Note that this part does not contain any React code. All the React code is in the client part of the React App. The server part is similar to the backend API in that it uses Node and Express. The difference is that the backend API uses ES6 conventions and uses Babel to transpile it. I did not do the same on the Server part of the React app due to the extra complexity that would be involved in fiddling with some of the built-in functionality that comes with react-app. This was fine because, as a whole, there is much less code in this part than the backend API. In fact, the only major code in here relates to auth itself, and there are three parts. The handlers, the thin library layer, and the passporting. The handlers represent the auth endpoints that can be called right from the app, such as ‘login’, ‘signup’, ‘social login’, and ‘logout’. It also contains a few special handlers for dealing with the social logins, which we’ll get to. The thin library is essentially a wrapper for calling the backend API – For each auth-related API call mentioned above, there is a function in the library to just call the api and return the data – no mapping or filtering – just calls the API. The interesting section is the passporting. This file contains the main auth logic, for both local login and social login. The passport.js documentation is invaluable here, so I won’t repeat any of it. The basic idea is that once you add passporting to your project (done in the index.js file of this part of the project), you just define various middleware authentication functions that get called on the auth handlers.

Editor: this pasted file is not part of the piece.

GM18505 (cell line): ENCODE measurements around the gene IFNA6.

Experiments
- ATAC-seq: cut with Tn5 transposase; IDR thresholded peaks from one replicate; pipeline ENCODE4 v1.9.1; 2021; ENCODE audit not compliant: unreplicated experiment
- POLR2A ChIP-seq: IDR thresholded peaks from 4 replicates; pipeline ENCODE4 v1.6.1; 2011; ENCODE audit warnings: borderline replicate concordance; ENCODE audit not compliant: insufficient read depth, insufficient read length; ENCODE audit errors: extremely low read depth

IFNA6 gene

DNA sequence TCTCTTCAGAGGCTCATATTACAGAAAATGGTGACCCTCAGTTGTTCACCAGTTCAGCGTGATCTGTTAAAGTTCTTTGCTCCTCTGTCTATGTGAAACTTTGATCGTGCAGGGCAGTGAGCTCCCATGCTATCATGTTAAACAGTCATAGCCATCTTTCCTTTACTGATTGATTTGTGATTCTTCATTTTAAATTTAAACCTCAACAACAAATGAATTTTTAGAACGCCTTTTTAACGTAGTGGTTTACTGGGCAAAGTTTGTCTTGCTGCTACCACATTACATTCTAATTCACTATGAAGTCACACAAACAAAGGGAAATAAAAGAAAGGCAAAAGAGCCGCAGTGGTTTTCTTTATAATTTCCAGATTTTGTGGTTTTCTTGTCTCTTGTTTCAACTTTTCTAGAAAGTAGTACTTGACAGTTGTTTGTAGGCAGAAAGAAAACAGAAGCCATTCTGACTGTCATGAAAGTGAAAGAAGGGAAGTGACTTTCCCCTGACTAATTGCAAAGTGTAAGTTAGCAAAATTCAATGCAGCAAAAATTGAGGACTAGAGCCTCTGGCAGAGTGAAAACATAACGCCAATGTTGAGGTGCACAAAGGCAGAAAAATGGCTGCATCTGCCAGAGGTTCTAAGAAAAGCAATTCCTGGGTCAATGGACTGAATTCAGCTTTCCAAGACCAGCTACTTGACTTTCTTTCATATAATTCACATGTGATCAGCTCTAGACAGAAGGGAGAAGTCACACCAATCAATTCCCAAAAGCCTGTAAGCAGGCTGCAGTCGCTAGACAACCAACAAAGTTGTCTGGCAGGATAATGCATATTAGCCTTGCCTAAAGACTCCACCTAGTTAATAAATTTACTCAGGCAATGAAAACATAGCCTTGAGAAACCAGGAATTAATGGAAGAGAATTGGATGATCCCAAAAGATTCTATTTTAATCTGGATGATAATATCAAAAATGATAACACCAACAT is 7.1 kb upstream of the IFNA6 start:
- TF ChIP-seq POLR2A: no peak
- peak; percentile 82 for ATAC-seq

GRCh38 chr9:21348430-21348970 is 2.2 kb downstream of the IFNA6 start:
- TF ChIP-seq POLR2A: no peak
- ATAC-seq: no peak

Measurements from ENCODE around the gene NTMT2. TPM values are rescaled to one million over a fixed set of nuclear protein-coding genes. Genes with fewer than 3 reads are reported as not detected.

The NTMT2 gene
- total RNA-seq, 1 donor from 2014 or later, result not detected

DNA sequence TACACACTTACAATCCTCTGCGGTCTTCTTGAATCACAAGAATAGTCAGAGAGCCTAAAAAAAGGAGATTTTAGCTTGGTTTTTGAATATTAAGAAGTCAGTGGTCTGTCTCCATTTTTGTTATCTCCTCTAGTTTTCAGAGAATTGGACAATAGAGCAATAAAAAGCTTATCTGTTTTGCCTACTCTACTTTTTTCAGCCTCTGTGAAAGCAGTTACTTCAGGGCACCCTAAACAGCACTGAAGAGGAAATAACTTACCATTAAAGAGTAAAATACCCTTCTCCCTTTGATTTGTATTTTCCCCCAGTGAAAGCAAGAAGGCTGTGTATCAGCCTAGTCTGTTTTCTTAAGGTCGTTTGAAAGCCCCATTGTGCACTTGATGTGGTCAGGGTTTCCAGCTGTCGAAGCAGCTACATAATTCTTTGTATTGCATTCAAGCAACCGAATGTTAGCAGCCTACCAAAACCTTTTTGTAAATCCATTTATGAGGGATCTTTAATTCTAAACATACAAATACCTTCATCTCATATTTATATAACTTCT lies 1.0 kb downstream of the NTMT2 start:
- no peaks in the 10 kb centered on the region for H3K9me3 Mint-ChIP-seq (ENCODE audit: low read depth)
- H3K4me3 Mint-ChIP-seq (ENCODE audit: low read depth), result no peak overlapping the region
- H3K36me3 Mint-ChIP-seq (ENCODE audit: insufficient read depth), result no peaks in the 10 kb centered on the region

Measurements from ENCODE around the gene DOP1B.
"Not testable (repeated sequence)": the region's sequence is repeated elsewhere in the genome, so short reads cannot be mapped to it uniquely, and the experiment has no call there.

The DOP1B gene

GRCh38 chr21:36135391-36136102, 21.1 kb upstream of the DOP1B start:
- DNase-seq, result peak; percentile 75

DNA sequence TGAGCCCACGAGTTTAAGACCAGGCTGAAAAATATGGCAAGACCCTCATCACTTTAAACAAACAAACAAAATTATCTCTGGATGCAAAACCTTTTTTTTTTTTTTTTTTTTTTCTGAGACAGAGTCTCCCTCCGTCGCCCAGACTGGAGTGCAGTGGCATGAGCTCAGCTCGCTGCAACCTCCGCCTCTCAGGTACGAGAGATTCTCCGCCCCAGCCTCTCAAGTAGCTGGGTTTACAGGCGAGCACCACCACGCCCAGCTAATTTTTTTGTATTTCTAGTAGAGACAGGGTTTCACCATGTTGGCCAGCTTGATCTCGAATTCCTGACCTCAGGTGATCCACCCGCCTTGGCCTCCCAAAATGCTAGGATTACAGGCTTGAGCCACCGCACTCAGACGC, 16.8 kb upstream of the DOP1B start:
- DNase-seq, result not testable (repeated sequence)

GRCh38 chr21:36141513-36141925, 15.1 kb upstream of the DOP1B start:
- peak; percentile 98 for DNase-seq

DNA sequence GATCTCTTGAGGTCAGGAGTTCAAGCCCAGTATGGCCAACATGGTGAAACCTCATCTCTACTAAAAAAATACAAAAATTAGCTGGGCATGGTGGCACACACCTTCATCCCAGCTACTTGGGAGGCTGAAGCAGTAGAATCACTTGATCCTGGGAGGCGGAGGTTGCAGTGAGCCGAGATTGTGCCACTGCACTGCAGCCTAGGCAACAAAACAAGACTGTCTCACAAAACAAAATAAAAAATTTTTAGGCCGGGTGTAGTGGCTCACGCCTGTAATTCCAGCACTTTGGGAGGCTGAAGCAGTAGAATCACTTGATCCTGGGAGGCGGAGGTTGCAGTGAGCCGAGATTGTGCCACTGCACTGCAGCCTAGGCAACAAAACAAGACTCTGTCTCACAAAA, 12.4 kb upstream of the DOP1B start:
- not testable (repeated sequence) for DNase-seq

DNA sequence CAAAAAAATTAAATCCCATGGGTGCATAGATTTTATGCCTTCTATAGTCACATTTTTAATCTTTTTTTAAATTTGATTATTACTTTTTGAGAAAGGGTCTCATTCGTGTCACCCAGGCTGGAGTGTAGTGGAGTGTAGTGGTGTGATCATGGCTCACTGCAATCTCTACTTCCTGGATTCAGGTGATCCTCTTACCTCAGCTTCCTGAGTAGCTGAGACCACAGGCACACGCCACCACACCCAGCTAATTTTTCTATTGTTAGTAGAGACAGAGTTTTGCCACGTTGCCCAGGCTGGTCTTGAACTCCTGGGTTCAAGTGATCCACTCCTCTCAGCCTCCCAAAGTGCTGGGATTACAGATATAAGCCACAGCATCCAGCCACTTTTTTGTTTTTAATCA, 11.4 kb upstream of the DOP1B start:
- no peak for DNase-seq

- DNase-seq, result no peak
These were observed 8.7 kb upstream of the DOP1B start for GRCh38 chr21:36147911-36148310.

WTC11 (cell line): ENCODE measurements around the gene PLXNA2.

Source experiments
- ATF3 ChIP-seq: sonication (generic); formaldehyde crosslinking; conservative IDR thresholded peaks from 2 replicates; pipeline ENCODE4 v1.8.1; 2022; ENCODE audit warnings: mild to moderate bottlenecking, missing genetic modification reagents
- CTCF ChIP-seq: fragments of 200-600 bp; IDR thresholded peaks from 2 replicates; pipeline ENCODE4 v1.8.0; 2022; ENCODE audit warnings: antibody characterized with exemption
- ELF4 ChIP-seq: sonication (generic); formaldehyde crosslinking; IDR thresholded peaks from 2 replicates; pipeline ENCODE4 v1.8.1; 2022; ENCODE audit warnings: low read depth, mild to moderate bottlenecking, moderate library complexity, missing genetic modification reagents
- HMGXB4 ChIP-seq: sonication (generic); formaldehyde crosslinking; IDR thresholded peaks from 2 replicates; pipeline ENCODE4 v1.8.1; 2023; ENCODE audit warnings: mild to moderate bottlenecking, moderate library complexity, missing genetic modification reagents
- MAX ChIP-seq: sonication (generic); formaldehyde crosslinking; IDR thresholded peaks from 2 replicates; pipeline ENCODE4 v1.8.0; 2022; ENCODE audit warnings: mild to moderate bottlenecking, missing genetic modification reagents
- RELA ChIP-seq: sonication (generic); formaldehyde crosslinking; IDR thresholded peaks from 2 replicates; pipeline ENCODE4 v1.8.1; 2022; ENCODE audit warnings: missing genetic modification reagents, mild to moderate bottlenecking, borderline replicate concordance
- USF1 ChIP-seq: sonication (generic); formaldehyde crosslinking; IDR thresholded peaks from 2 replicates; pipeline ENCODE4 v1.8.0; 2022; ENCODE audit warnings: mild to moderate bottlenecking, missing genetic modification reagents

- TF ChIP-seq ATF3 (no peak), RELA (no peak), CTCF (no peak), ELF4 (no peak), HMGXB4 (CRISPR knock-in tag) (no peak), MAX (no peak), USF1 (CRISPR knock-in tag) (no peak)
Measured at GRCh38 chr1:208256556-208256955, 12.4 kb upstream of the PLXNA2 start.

For example, here is what the login function looks like:

Here is the handler: